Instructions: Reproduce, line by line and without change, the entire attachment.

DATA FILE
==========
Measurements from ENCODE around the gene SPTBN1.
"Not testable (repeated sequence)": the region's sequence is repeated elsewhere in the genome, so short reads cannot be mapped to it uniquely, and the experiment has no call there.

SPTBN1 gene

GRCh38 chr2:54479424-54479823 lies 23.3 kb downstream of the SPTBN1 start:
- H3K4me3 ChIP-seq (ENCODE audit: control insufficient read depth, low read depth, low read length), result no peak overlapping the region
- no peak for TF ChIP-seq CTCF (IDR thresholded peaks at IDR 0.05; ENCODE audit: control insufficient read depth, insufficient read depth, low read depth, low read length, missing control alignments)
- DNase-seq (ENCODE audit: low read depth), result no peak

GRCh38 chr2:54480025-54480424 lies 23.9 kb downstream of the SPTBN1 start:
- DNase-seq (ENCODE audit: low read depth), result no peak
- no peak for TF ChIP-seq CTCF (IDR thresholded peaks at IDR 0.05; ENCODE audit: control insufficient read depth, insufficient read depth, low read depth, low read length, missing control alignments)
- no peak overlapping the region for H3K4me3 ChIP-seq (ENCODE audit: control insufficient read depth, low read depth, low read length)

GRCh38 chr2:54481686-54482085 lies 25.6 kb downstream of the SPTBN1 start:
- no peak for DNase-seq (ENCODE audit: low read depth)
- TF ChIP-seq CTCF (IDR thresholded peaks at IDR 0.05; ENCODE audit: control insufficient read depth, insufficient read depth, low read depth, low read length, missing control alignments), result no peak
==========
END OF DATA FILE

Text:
Measurements from ENCODE around the gene SPTBN1.
"Not testable (repeated sequence)": the region's sequence is repeated elsewhere in the genome, so short reads cannot be mapped to it uniquely, and the experiment has no call there.

SPTBN1 gene

GRCh38 chr2:54479424-54479823 lies 23.3 kb downstream of the SPTBN1 start:
- H3K4me3 ChIP-seq (ENCODE audit: control insufficient read depth, low read depth, low read length), result no peak overlapping the region
- no peak for TF ChIP-seq CTCF (IDR thresholded peaks at IDR 0.05; ENCODE audit: control insufficient read depth, insufficient read depth, low read depth, low read length, missing control alignments)
- DNase-seq (ENCODE audit: low read depth), result no peak

GRCh38 chr2:54480025-54480424 lies 23.9 kb downstream of the SPTBN1 start:
- DNase-seq (ENCODE audit: low read depth), result no peak
- no peak for TF ChIP-seq CTCF (IDR thresholded peaks at IDR 0.05; ENCODE audit: control insufficient read depth, insufficient read depth, low read depth, low read length, missing control alignments)
- no peak overlapping the region for H3K4me3 ChIP-seq (ENCODE audit: control insufficient read depth, low read depth, low read length)

GRCh38 chr2:54481686-54482085 lies 25.6 kb downstream of the SPTBN1 start:
- no peak for DNase-seq (ENCODE audit: low read depth)
- TF ChIP-seq CTCF (IDR thresholded peaks at IDR 0.05; ENCODE audit: control insufficient read depth, insufficient read depth, low read depth, low read length, missing control alignments), result no peak